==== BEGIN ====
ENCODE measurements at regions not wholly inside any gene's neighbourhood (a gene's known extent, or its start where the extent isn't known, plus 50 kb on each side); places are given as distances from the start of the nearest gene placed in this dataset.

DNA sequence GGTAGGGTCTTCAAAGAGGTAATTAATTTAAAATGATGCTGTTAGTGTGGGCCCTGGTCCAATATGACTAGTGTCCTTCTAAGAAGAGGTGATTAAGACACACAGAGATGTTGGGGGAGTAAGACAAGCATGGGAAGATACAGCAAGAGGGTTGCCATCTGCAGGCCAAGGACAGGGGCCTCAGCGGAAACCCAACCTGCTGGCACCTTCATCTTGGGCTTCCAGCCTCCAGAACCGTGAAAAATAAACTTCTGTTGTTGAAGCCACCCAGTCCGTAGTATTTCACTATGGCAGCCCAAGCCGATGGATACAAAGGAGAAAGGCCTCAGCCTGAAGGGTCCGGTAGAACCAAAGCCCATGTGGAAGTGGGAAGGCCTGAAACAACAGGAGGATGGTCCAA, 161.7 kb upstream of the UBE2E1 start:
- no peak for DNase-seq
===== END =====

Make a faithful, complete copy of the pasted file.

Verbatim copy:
ENCODE measurements at regions not wholly inside any gene's neighbourhood (a gene's known extent, or its start where the extent isn't known, plus 50 kb on each side); places are given as distances from the start of the nearest gene placed in this dataset.

DNA sequence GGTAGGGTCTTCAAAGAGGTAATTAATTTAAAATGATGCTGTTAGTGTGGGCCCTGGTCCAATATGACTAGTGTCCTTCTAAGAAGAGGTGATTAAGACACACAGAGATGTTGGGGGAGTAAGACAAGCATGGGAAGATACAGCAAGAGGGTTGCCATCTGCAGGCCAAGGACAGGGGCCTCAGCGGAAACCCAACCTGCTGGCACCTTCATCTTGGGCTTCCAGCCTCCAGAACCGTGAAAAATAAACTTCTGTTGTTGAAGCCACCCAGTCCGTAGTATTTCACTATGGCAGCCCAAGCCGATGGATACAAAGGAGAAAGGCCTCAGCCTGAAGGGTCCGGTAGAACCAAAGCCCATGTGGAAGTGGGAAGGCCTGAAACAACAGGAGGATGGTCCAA, 161.7 kb upstream of the UBE2E1 start:
- no peak for DNase-seq